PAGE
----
Optimizing Your Congressional Office’s Tech Stack

July 30, 2018 / Michael McGrady

The congressional software market is small and slow moving. The options are limited. Innovation is rare. Even more troubling is the lack of information sharing of tools, best practices, and creative hacks.

In the private sector, companies are rapidly integrating automation and enabling workforces and workflows to be digitized and streamlined. Whether deploying an internal chat tool to better communicate with their teams or integrating a fully virtual office suite, private sector tech stacks allow office workforces to simplify jarring tasks with a click of a button. For example, successful startups like Instacart or Medium utilize a slew of open source and software as a service (SaaS) products for their business and development operations.

In Congress, a typical technology loadout differs starkly from a private sector company. For example, constituent engagement and service is a primary return on investment concern for member offices in the House and Senate. To ensure the highest possible returns in these areas, a tech stack for a congressional office boils down to four basic elements.

  • First, an office requires a powerful correspondence/constituent management platform (CMS or CRM), to manage all incoming communications and direct and indirect interactions. Typically, the best platforms allow users to control incoming and outgoing correspondence of all types (phone call logging, email management, office faxes, etc.) while appending records to a database management system that captures demographic and geographic information on constituents. The best CMS systems house press, outreach, and casework functions of a congressional office in-platform.

  • The second element of having a strong tech stack requires a legislative monitoring platform. Legislative monitoring platforms that feature deep research databases, access to thousands of previous legislative proposals, financial impact statements, and committee reports allow legislative directors and their staff to support the decision making process of their member properly. Though the best platforms are “standalone” experiences, some CMS systems feature a fully stocked legislative directory, member history database, and repository of information that includes voting histories, co-sponsorships, and most supplemental documents.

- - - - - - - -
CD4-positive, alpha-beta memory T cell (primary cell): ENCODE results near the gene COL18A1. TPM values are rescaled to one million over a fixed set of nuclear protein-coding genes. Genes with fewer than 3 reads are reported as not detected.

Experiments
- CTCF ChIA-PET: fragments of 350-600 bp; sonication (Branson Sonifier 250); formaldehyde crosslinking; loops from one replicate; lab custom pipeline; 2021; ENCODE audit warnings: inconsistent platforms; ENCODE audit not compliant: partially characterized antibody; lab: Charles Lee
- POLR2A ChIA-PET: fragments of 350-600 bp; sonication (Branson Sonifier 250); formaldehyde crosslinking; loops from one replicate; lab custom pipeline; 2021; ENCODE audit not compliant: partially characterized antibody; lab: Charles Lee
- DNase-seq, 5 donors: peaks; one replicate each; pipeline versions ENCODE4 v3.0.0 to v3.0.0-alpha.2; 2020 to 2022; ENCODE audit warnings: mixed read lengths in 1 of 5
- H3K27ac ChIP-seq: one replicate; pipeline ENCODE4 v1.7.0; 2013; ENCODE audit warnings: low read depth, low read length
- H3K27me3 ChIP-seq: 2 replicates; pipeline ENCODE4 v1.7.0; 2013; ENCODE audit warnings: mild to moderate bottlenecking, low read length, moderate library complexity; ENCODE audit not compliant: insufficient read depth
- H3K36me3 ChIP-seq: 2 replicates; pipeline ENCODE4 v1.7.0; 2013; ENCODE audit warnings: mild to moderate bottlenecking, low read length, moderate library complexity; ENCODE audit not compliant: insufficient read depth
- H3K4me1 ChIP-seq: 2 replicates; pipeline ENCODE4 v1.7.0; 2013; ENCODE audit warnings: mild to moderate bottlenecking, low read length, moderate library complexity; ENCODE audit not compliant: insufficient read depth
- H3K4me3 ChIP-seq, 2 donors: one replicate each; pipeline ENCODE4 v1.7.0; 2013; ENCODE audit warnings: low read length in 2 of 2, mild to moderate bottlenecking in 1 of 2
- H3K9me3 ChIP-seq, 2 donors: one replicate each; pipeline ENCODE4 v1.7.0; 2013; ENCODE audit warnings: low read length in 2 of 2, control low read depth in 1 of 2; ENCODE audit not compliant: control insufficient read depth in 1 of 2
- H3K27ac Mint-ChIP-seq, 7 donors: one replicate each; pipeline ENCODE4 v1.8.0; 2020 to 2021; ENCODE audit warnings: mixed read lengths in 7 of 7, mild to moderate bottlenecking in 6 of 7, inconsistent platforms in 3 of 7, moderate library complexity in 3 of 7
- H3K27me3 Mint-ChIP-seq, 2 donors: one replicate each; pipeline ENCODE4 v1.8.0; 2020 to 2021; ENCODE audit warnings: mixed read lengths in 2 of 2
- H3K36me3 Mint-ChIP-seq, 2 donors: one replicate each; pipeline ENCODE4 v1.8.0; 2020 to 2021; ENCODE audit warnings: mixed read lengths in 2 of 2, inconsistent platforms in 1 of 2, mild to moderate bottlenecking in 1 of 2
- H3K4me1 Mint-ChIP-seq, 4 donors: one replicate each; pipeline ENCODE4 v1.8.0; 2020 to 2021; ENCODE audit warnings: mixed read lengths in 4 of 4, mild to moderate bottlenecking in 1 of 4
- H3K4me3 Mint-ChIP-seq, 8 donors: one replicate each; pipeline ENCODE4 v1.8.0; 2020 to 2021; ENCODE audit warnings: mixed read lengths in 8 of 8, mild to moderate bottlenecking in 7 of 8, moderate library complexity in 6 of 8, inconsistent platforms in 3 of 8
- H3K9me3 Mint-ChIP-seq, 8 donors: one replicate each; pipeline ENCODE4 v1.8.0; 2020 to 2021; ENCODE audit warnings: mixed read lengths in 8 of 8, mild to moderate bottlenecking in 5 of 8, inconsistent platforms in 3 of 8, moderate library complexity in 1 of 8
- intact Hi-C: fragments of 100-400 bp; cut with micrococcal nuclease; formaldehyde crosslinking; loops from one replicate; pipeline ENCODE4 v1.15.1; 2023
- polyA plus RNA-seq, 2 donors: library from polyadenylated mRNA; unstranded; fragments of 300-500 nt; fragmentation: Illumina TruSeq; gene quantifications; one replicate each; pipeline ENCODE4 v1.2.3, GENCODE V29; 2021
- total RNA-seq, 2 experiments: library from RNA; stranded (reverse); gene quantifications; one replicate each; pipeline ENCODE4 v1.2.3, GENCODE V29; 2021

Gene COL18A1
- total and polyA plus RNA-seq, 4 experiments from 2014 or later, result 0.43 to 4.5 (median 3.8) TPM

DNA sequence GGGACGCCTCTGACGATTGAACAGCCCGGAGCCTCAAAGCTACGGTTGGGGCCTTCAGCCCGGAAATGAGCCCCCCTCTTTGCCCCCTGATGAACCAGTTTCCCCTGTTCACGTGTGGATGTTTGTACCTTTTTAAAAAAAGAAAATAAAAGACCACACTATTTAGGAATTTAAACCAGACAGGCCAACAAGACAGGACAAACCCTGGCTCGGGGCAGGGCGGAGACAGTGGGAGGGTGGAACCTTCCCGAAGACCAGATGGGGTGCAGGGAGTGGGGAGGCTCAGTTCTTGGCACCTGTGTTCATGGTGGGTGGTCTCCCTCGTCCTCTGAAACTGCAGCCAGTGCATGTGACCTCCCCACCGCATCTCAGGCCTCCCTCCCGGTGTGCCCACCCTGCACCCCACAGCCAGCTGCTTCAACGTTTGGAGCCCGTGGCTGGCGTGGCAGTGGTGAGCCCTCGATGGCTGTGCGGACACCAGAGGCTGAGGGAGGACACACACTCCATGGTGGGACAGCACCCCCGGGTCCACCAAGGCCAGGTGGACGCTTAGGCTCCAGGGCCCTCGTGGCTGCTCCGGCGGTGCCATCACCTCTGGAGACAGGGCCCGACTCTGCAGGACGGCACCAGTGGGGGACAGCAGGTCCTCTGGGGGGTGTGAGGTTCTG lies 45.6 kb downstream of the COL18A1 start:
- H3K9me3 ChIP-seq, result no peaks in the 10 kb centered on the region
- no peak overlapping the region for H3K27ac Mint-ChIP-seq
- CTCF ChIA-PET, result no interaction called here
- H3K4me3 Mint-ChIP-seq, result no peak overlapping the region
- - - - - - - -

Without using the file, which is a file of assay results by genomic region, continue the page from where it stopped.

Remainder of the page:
• The third element is maintaining reliable task management and communication platforms for internal office use. Every office is lucky to have email at their disposal; however, as the tech experience evolves, internal communications is experiencing a major face lift. Several instant messaging-style chat tools connect with free task management services, providing a collaboration continuum for project management. Both chat applications and task management tools are secure and allow for offline backups. CMS systems and approved legislative platforms have task management and chat features for live collaboration between a member’s District and Washington offices.

  • Fourth, offices should have a robust marketing stack. CMS systems and even some legislative monitoring platforms have built-in e-newsletter tools for constituent and advocacy mailings with social monitoring and listening tools added on top. Email service providers like Constant Contact are also excellent options for email engagement. Plus, utilizing a dedicated social media management platform can provide additional insights for a press secretary or communications team.

We can’t forget to mention that employing multiple tools requires cross-integration. By utilizing APIs and software connectors, tasks can be further automated and updated across platforms; custom integrations can be created through a variety of free and cheap online services. Zapier, IFTTT, and Automate.io are all excellent tools private sector organizations use to integrate their various platforms and could prove useful to staff on the Hill as well.